horse article
horse site navigation

Saddle Seat Described by Rob Daniels

Saddle seat riding began in the United States, when smooth-moving, high-stepping horses were used by plantation owners to travel across their fields. All saddle seat riding is done on the flat never over fences.

Saddle seat riders use a special saddle not seen in other riding disciplines. The pommel and cantle have been raised, providing a deeper more supportive saddle seat. The saddle-shaped seat naturally puts the pelvis into the right position to preserve the natural curve of the spine. Most saddle seat saddles attempt to position the rider's body, at or near the 15th vertebrae of the horse.


The saddle cannot interfere with the rider's use of leg and seat. The extra deep seat ensures a secure feeling in the saddle. The deepest part of the saddle's seat is tipped back toward the cantle. A deep-seated saddle should sit higher in the back because of a bigger cantle which is not designed to be sat on. The pommel and cantle have been raised, providing a deeper more supportive saddle seat. A jumping saddle will have a shorter and more forward flap than a dressage saddle, with the seat slightly more towards the cantle.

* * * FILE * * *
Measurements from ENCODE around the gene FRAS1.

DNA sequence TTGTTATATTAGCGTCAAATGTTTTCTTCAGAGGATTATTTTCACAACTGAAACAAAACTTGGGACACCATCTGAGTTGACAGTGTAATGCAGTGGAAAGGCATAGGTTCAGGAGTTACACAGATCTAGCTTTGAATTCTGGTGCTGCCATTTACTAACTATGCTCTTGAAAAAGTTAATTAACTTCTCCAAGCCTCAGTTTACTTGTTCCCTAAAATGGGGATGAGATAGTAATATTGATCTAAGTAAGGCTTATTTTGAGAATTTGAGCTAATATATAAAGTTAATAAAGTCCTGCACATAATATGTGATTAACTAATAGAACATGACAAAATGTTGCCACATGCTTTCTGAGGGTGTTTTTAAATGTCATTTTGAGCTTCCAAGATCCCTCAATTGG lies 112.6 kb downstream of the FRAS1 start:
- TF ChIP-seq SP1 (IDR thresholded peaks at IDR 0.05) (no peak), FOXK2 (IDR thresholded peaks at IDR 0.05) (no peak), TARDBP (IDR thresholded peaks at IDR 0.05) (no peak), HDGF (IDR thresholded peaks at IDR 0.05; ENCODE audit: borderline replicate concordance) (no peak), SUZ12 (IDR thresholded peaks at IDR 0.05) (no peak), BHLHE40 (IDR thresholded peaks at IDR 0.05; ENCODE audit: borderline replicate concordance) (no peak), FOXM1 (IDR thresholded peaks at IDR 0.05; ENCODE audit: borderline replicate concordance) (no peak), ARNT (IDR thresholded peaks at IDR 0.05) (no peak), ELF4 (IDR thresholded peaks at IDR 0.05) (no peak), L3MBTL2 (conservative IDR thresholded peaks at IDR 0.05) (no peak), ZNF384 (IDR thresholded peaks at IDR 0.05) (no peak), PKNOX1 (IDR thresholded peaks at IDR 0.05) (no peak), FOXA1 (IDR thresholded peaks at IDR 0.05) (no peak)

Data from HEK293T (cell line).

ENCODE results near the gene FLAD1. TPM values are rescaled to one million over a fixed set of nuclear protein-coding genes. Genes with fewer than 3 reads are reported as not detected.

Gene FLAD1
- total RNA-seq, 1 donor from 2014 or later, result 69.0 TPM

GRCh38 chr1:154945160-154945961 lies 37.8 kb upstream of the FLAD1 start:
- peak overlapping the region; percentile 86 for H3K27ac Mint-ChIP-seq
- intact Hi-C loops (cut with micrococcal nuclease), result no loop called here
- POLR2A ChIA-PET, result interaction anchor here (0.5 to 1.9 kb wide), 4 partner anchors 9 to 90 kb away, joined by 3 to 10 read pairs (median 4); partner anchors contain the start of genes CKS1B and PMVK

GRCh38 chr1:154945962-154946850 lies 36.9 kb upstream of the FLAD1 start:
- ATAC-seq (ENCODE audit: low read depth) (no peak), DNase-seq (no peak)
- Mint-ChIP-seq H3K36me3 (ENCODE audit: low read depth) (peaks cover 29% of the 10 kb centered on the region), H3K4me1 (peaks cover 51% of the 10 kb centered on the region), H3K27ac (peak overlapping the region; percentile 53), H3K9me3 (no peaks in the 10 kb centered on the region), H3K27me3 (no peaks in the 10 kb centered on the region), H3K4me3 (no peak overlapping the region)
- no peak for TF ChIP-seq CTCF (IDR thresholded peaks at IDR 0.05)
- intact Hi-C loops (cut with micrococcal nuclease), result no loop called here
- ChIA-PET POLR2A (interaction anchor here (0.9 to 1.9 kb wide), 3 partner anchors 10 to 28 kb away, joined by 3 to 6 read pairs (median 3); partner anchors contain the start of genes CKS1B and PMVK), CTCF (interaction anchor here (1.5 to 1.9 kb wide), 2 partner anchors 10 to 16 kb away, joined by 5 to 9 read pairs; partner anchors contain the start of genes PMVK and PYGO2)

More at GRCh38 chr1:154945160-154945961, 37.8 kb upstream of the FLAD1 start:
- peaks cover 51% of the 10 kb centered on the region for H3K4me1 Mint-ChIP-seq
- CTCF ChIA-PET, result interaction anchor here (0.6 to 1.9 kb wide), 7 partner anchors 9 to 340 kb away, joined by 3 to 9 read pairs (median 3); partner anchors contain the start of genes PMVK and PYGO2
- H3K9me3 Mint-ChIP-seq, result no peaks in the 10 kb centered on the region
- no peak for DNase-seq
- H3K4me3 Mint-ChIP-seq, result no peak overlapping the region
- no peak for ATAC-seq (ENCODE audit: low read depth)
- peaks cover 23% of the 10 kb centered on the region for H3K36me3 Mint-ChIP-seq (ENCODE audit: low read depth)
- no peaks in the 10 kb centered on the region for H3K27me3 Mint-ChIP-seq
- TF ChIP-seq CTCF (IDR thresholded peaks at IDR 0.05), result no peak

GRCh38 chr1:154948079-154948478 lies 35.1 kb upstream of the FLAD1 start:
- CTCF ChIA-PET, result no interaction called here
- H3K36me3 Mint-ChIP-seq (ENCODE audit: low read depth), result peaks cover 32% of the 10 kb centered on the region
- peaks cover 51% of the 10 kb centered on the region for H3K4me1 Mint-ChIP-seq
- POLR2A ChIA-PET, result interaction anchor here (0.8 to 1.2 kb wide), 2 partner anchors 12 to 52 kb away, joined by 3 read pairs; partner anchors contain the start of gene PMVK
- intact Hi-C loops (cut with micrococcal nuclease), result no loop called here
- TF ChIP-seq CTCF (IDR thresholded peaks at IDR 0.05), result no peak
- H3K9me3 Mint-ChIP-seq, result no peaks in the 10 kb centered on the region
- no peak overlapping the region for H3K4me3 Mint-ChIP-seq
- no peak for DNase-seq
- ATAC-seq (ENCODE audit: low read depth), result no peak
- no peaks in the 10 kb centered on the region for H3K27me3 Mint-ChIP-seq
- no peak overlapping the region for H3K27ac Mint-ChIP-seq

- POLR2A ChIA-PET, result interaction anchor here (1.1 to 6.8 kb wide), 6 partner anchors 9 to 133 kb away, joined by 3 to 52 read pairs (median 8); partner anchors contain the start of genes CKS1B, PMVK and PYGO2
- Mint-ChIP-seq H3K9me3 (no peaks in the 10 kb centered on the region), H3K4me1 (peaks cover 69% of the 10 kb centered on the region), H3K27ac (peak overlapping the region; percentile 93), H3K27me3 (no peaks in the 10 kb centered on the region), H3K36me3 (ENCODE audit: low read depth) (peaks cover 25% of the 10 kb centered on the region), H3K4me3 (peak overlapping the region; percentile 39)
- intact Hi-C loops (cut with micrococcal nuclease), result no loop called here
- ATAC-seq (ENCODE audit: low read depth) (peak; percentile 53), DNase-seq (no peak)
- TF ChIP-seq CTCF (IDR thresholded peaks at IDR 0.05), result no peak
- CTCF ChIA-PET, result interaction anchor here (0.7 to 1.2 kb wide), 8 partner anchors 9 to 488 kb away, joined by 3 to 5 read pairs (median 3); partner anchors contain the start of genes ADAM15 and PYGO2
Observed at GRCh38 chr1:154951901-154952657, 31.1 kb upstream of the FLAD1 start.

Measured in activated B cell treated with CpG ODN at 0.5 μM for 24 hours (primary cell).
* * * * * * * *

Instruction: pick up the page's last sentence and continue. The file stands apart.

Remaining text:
A saddle seat horse should be thrilling to watch; extremely elegant, classy, and stylish. Many horses used in saddle seat are shod with pads and special shoes, so they pick their feet up higher. In the saddle seat show ring no formal attire can be worn in pleasure or pleasure equitation classes and spurs are generally not worn by saddle seat riders.


About the Author
Rob Daniels has been an equestrian rider for 25 years. He has studied various disciplines additional articles are available at: Riding Stable - http://www.riding-stable.com and Horse Stall http://www.horse-stall.net